People who say it cannot be done should not interrupt those who are doing it. Welcome to From On High.

Sunday, June 11, 2006

A Last Resting Place

Tens of thousands of young Americans went off to war in 1861 to 1865 and disappeared. Never to be heard from again. Buried - if they were fortunate - in unmarked graves in far off lands.

Every now and then, though, some of them turn up. Literally:
Union Soldiers Return to Mass. for Burial
By Ken Maguire, Associated Press Writer

BOURNE, Mass. (AP) -- A fife and drum band led a hearse carrying the remains of six Union soldiers to the Massachusetts National Cemetery, where they were buried Saturday 145 years after they died in the Civil War.

The soldiers, killed in a skirmish days before the first battle of Manassas - a Confederate victory in July 1861 that surprised President Lincoln - were discovered in unmarked graves in the early 1990s when relic hunters came across bones on a site slated for the construction of a fast-food restaurant in Centreville, Va.

War records and other clues, including uniform types, revealed them as members of the 1st Massachusetts Infantry Regiment. The remains later were turned over to the Smithsonian Institution, where they stayed for about a decade. (
Six mothers waited at home for word of the fate of their sons. Words that never came.

Finally, their questions are answered and their sons have come home - 145 years later.

Why The Immigration Bill Is A Non-Starter

If you want to know why few people support John McCain and Ted Kennedy when it comes to "immigration reform" legislation, read this Richmond Times-Dispatch editorial.

Raise Taxes → Tax Revenue Declines

Alleghany County is losing population. Which means it is losing some of its tax base. What does the county administration do to offset the loss of tax revenue?

Raise taxes.

From Alleghanyhighlands.com:

Alleghany Considering Tax Increase

LOW MOOR — There was little public outcry Tuesday night over a proposal to raise Alleghany County real estate taxes by 3 cents.

The county’s proposed $83,397,295 budget went before the public during a hearing at the Alleghany County Board of Supervisors’ meeting. Increasing the county’s real estate tax rate from 69 cents per $100 of assessed value to 72 cents is being proposed to help balance the budget. The new budget will go into effect July 1. (link)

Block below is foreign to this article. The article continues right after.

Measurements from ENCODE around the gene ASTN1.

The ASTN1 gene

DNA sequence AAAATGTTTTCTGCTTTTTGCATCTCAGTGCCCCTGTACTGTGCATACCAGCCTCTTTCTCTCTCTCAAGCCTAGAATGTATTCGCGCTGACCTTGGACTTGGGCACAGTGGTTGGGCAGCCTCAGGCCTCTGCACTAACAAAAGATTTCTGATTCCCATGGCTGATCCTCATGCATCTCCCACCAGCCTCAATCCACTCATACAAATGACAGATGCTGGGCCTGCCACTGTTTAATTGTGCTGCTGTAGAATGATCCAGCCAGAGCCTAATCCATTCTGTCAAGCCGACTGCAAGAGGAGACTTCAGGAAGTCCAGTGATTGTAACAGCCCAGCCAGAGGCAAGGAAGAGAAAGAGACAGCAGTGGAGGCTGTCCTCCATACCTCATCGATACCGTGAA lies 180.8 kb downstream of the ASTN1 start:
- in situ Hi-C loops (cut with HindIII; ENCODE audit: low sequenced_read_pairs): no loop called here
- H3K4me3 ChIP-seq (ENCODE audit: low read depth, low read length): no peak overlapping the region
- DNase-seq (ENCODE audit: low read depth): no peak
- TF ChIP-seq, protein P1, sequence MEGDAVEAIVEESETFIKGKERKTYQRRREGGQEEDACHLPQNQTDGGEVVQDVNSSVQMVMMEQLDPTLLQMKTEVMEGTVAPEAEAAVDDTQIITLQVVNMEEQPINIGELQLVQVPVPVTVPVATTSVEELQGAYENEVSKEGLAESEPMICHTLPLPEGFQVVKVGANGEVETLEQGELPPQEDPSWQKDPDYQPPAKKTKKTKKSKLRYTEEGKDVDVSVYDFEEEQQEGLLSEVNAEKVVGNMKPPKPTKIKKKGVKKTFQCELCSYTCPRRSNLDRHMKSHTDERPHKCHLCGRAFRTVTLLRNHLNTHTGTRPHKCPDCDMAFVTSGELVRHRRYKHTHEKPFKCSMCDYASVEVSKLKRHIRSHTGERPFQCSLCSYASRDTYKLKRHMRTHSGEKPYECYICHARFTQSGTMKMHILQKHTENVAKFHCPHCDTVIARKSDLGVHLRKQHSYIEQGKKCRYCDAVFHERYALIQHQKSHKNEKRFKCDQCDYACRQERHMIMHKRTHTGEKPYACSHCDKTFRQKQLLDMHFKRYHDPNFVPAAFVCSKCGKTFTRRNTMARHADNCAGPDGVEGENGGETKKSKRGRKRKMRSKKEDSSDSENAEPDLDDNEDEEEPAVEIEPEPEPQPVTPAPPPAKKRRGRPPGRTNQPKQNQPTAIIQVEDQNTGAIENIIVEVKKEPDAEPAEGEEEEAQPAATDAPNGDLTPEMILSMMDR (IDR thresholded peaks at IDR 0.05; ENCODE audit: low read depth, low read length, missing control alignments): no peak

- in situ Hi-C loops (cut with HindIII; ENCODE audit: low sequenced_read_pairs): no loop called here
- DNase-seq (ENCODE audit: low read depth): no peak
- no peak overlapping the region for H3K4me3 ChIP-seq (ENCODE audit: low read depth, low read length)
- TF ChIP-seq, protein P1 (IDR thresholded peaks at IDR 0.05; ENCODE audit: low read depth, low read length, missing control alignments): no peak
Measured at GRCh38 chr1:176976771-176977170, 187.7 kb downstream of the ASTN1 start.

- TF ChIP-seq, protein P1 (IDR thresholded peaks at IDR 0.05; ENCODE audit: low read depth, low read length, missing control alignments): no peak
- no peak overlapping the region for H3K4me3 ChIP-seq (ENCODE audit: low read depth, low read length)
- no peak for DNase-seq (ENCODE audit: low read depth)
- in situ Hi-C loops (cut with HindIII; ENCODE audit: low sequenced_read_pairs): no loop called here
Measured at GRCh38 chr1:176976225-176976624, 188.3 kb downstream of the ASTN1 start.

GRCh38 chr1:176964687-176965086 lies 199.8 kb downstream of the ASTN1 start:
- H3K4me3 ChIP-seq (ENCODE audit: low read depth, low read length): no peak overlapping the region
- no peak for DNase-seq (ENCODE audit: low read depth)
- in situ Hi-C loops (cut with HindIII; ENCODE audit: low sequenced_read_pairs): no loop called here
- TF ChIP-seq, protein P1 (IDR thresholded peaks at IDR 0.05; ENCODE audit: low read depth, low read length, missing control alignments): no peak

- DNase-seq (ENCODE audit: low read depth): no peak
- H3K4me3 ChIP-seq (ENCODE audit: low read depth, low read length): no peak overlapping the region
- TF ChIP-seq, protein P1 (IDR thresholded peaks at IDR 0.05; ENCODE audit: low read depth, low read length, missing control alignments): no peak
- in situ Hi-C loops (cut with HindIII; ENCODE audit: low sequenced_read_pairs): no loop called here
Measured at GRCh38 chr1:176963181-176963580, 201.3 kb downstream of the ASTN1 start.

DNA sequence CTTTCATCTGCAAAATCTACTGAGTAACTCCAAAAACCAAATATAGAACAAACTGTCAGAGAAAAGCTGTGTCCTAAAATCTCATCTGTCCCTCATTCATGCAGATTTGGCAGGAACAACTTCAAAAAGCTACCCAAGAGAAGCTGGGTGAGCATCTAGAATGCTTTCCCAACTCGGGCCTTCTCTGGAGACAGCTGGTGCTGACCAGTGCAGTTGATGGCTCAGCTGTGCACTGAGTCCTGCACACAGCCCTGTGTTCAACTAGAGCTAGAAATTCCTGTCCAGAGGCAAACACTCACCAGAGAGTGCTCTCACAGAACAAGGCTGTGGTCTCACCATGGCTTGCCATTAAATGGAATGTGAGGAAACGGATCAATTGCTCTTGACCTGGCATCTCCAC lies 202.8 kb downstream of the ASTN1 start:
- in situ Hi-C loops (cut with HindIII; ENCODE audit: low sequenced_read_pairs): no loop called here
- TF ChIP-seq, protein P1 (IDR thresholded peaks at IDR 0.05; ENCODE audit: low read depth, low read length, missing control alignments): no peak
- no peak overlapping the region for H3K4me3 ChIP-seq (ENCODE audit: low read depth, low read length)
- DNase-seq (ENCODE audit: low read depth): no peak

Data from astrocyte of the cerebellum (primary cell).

Raising taxes is the simple solution to the county's problem. And it's always the first response administrators turn to.

But what if taxes are too high now? What if the tax burden is the reason for the decline in population in Alleghany County? Won't raising taxes just exacerbate the problem? What if raising taxes forces more people - and businesses - to move out? Won't another tax increase be necessary in short order?

No matter. The county is going to meet its revenue target - come hell or high water.

Until there is no tax base remaining.


And Alleghany County isn't alone.

The Final Word On The Democratic Primary

This is how it plays out on Tuesday:
Pair Prod Voter Turnout In What May Be a Tossup
By Robert Barnes and Michael D. Shear, Washington Post Staff Writers

The campaign has drawn an election-year creature so exotic that the media flock to see him and national political leaders cast aside tradition to embrace him: a Republican war hero who has chosen to run as an antiwar Democrat in a conservative state.

But in the end, the tiny sliver of Virginia Democrats who are likely to go to the polls Tuesday to select a nominee for the U.S. Senate may turn to a much more common species: an insider who has labored for his party for years and spent nearly $1 million of his own money to construct a traditional, textbook campaign. (
Somehow it was decided long ago by the cheerleading blog squad of the Democratic party that James Webb had a better chance of beating George Allen in the general election - so he became their standard-bearer. But the sentence above - "a Republican war hero who has chosen to run as an antiwar Democrat in a conservative state," makes that idea a non-starter. He's no more a Democrat than I am. And Virginia is still a conservative state.

I like to think of the sycophancy that has followed the Webb campaign as being similar to that which surrounded Wesley Clark in 2004. Clark was an antiwar warrior who also proved to be very articulate, if woefully shallow on most issues (the difference is that Clark is also a nut).

So expect Democrats to go to the polls on Tuesday and vote for ... drumroll ... a Democrat.

It's that simple.

Say What You Really Mean

This whole "domestic wiretapping " non-scandal is bizarre. The Bush administration, advising a select group of Senate and House members all along the way, has been listening in to conversations between terrorists in foreign lands and people in this country. And they've been assembling a database chock full of phone numbers called.

But frightened people on the left refuse to accept the fact that anyone outside the cabal in the White House that is behind this dastardly scheme is being kept apprised of it. The frightened include those at the New York Times:
Blind Man's Bluff

For more than six months, a few senators have been fumbling around in the dark, trying to write laws covering a domestic wiretapping operation that remains a mystery to most of them. Their ideas are far from radical; some just want to bring the White House back under the rule of law by making the spying retroactively legal. It's time for the Senate to stop rolling over and start focusing on uncovering the extent of the spying and enforcing the law. (
What the Times wants is for the Times to be included in the briefings. That way they can apprise the terrorists on its front page of the status of our investigations.

Keep it secret, Mr. President. Keep it as it is. These people don't have our best interests at heart. They will do harm.